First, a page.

Robert Redford announced in August that The Old Man & The Gun would be his final acting role. If so, he finishes on a film worthy of his talents (read our preview on page 35), and one that echoes some of his most popular roles. Redford may sometimes have seemed a reluctant star during his six decades in the business, but look back over his career and you see a man who pushed harder than he had to, and succeeded more often than he failed.
Redford got his start with a tiny role in 1960’s Tall Story, adapting a play in which he’d already appeared. Buoyed by Broadway success alongside his film work, he worked his way up through the ’60s in a succession of blond, pretty-boy roles of variable quality, but he quickly tired of playing the golden embodiment of the American ideal. Redford searched for new challenges and, with Butch Cassidy And The Sundance Kid, he began to show his full range. This was a hero who alternated between daring bravado, pragmatic cowardice, and bone-deep cynicism – and audiences loved it. He would tap a similar vein of sardonic wit in his giddily delightful reunion with Paul Newman for 1973’s con-man caper, The Sting.
His retirement is not total: Redford has not formally quit directing or abandoned his still-close ties to Sundance
As the ’70s progressed, Redford’s star rose (The Way We Were, The Candidate, The Great Gatsby), but he still pushed himself and his films. He bought the rights to Woodward and Bernstein’s book about the conspiracy that brought down Nixon, and hired William Goldman to write the screenplay to All The President’s Men. The thriller made the impenetrable scandal feel real to a country still gripped by its aftermath. It changed Redford too, freeing him to tackle more political subject matter,on screen and in his personal life.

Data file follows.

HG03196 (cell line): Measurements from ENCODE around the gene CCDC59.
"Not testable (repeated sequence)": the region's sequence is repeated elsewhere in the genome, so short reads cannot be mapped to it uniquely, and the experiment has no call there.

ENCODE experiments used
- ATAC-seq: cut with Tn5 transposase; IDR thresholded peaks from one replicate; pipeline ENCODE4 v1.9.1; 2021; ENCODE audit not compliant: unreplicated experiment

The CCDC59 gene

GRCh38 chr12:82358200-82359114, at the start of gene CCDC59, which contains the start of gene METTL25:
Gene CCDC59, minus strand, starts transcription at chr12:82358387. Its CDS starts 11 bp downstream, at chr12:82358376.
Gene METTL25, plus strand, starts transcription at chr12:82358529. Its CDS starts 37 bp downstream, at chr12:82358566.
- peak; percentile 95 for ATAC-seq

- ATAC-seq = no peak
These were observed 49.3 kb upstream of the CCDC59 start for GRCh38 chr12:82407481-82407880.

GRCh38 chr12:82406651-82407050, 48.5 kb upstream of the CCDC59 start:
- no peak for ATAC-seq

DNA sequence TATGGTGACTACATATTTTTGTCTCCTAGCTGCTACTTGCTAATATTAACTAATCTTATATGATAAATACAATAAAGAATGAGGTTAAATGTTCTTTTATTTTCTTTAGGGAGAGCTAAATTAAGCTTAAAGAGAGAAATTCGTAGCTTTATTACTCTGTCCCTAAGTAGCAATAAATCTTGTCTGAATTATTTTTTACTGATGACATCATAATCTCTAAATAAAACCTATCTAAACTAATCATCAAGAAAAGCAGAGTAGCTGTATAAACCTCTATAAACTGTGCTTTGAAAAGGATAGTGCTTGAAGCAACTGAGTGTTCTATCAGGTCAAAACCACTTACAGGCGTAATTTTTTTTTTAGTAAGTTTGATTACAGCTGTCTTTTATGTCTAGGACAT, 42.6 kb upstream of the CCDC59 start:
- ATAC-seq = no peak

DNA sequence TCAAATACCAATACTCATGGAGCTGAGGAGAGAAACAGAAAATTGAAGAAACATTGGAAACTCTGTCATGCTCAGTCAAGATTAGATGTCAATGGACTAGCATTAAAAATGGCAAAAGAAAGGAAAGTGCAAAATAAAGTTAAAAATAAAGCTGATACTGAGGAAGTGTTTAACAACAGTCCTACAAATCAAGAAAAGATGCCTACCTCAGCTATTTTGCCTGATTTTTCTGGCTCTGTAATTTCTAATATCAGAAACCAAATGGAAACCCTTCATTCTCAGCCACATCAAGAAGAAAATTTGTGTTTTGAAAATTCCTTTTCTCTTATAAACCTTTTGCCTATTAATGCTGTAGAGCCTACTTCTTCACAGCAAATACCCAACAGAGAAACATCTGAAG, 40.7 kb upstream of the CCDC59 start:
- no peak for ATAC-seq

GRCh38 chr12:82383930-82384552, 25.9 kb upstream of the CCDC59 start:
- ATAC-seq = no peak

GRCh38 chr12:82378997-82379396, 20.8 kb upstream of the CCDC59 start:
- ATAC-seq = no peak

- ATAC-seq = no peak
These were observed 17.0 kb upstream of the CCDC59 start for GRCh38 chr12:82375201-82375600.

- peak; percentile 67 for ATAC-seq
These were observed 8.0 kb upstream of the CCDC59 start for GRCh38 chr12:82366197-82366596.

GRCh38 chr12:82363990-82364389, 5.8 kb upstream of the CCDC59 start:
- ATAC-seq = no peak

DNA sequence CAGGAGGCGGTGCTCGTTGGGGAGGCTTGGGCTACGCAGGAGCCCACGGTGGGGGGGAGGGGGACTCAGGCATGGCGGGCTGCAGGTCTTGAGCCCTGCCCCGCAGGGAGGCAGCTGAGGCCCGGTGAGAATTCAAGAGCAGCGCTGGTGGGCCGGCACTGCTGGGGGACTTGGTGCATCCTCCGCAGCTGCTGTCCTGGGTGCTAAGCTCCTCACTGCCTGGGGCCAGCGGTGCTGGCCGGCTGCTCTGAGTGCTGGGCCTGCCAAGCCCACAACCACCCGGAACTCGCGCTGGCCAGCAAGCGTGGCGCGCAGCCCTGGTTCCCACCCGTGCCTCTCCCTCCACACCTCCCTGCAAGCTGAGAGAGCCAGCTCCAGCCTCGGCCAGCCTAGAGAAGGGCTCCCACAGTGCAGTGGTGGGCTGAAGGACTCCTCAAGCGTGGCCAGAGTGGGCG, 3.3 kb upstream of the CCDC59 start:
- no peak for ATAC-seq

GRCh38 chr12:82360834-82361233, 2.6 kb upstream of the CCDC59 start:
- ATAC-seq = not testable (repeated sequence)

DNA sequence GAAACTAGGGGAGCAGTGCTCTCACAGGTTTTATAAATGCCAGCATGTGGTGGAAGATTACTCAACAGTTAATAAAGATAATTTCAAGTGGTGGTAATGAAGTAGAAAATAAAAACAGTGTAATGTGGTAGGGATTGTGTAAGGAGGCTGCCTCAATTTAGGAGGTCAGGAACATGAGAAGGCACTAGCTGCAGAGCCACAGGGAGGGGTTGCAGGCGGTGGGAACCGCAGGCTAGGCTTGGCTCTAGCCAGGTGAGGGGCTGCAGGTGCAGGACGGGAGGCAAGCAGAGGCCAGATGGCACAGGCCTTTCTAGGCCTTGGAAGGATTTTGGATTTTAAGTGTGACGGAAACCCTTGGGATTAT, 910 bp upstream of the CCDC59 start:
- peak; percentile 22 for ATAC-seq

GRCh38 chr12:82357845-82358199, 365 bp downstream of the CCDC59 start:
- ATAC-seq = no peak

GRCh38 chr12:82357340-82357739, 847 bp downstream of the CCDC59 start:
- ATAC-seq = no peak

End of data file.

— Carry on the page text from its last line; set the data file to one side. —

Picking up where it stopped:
Acting success allowed him to do other things, too. He helped to establish the Sundance Film Festival in 1978, and the Sundance Institute, to support independent filmmakers, in 1981. Then he turned to directing, making one of the most successful debuts ever with 1980’s Ordinary People, a Best Picture winner that also bagged Redford his only competitive Oscar (Best Director). His career has had its ups and downs, of course (The Milagro Beanfield War didn’t set the world alight), but through the ’90s and into the 21st century, Redford has never been more than a couple of years from a hit, whether it’s Indecent Proposal (1993), Spy Game (2001), or even a memorable superhero bad guy in Captain America: The Winter Soldier (2014).
His retirement is not total: Redford has not formally quit directing, producing, or abandoned his still-close ties to Sundance. Over the last few decades, those have taken up more of his time than acting, and had a greater impact on the industry. Sundance has launched the careers of most American directors working today, and provides endless support to indie filmmakers around the world. The London edition of the annual festival takes place at Picturehouse Central and will return for its fourth instalment in 2019.
Yet it’s still the end of an era, as we bid farewell to Redford the star. He could have coasted by on his extraordinary looks and had a better career than most, but instead, this restless, driven and intelligent man gave us characters who have become indelible. Thanks to the Sundance Kid, to Jeremiah Johnson, to Bob Woodward, Redford may retire, but he’ll never really leave us.
The Redford Collection
Butch Cassidy And The Sundance Kid
Two small-time bandits live an idyllic outlaw life, until civilisation catches up with them, in the Old West and later in South America. This first pairing of Redford and Paul Newman wasn’t initially popular with critics, but audiences and the Academy rightly fell for it hard.
Redford’s second outing with Newman cast them as con men taking down a shady businessman (Robert Shaw). Scored by ragtime that makes it feel breezier than it should, it’s still one of the most successful films ever.
All Is Lost
Here’s the proof of Redford’s on-screen magnetism. At 77, he stars in this marine- disaster film as a lone -yachtsman facing a series of worst-case scenarios. He holds the screen, despite a total lack of supporting players, with only a few lines. As long as you don’t get seasick, it’s a riveting journey.